Delays in Exxon Mobil Corp.'s response to a major pipeline break beneath Montana's Yellowstone River made the spill far worse than it otherwise would have been, federal regulators said.
Department of Transportation investigators examining the spill said pipeline controllers in Houston could have reduced the volume of the 1,500-barrel spill by about two-thirds if they isolated the rupture as soon as problems emerged.
Instead, crude drained from the severed, 12-inch pipeline for another 46 minutes before a remote control valve near the river was finally closed.
The July 1, 2011, spill fouled 70 miles of the riverbank along the scenic Yellowstone.
A copy of the investigators' report was provided to The Associated Press by the office of Montana U.S. Sen. Max Baucus.
The investigators' report chalks up the immediate cause of the spill to floodwaters that undermined the pipeline and left it exposed. As debris washing downriver piled up on the line, the pressure on the increased and it broke.
Investigators said that if Exxon's emergency procedures had called for the immediate closure of upstream valves, "the crude oil release volume would have been much less and the location of the release would have been identified far more quickly."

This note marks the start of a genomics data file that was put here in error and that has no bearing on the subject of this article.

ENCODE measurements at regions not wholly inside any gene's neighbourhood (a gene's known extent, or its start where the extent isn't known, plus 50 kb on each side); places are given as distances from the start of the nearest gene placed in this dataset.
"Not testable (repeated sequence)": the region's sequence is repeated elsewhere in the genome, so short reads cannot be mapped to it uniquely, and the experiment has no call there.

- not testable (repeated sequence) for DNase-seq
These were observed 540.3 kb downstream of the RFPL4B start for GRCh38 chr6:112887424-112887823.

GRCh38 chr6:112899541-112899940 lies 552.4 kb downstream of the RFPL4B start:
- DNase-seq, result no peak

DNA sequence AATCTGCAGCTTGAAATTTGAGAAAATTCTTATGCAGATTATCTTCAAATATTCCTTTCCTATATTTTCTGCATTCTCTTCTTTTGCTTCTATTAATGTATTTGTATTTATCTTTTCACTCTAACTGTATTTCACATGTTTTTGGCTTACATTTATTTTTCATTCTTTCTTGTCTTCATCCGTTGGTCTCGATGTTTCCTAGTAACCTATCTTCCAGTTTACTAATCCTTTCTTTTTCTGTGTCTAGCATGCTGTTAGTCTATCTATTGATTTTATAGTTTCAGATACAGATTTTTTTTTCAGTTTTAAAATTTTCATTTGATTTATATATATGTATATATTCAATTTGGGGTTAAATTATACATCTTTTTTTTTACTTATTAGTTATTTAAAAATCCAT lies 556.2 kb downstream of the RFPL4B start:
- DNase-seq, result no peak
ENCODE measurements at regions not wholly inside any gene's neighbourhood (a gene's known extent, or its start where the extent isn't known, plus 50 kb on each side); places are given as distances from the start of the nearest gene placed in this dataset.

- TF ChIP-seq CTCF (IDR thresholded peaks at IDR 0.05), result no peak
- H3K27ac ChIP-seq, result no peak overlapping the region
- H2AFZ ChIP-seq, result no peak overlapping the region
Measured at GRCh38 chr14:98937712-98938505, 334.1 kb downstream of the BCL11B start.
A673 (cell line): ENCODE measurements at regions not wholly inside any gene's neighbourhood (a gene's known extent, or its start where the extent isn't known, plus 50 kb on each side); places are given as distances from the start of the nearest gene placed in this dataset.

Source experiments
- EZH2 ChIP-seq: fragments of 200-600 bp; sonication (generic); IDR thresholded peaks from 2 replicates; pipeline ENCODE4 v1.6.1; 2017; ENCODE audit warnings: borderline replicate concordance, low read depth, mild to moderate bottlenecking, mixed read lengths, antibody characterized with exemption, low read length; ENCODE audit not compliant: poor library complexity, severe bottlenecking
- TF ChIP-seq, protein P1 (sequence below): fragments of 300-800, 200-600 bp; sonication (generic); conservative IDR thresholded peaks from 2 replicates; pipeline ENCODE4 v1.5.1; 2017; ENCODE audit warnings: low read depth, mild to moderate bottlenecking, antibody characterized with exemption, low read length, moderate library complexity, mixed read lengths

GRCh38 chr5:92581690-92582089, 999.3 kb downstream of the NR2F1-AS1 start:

The report also faulted Exxon for not having contingency plans in place to notify pipeline controllers that the Yellowstone was flooding.
Investigators, however, found little fault in the steps the company took in the lead-up to the spill.
Despite warnings from city officials in Laurel that the riverbank was eroding, Exxon continued to run crude beneath the Yellowstone after a survey found a section of pipeline leading away from the river was still buried more than 6 feet deep.
Exxon's "field observations and their ... depth of cover survey took reasonable precautions to address the flooding of the Yellowstone River it the spring and early summer of 2011," the investigators wrote.
The investigation into the spill remains open. Whether any violations occurred remains under review, said spokesman Damon Hill with the Department of Transportation's Pipeline and Hazardous Materials Safety Administration.
Exxon Mobil spent $135 million on its response to the spill, including cleanup and repair work.
An Exxon spokeswoman said Wednesday the company still was analyzing the report.
"We will continue to work cooperatively with the (Pipeline and Hazardous Materials Safety Administration) on any follow up actions," spokeswoman Rachael Moore said. She added that Exxon "is committed to learning from these events."
Landowners along the river have sued the company saying it did not do enough to prevent the spill and should have shut down the line during flooding.